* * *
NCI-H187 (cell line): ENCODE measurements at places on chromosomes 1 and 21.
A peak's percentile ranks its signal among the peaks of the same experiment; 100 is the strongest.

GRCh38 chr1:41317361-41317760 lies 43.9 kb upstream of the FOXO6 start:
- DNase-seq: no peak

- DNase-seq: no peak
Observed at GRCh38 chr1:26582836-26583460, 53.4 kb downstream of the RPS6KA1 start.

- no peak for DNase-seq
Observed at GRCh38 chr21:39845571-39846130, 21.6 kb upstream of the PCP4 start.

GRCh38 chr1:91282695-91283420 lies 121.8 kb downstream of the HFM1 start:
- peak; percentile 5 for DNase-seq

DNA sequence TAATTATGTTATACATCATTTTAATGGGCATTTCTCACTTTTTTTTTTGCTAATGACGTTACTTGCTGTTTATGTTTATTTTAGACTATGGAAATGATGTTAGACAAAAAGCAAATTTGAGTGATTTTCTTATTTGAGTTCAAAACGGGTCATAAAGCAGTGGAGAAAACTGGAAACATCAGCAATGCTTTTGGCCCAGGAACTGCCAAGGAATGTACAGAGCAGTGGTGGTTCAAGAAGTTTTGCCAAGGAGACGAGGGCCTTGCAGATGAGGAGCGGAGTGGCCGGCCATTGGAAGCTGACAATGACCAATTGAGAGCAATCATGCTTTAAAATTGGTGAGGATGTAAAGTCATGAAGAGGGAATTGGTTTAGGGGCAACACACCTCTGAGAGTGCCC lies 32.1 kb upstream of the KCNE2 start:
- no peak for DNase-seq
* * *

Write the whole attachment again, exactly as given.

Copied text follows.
NCI-H187 (cell line): ENCODE measurements at places on chromosomes 1 and 21.
A peak's percentile ranks its signal among the peaks of the same experiment; 100 is the strongest.

GRCh38 chr1:41317361-41317760 lies 43.9 kb upstream of the FOXO6 start:
- DNase-seq: no peak

- DNase-seq: no peak
Observed at GRCh38 chr1:26582836-26583460, 53.4 kb downstream of the RPS6KA1 start.

- no peak for DNase-seq
Observed at GRCh38 chr21:39845571-39846130, 21.6 kb upstream of the PCP4 start.

GRCh38 chr1:91282695-91283420 lies 121.8 kb downstream of the HFM1 start:
- peak; percentile 5 for DNase-seq

DNA sequence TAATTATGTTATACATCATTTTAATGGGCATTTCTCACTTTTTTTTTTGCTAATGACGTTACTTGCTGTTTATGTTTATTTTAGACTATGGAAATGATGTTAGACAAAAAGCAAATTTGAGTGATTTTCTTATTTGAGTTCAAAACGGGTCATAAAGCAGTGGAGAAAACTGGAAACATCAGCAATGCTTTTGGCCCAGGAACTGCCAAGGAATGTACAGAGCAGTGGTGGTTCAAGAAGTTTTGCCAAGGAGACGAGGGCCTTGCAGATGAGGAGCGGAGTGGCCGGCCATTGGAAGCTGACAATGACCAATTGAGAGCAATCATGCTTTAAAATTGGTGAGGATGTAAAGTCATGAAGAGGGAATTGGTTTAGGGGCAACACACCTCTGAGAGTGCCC lies 32.1 kb upstream of the KCNE2 start:
- no peak for DNase-seq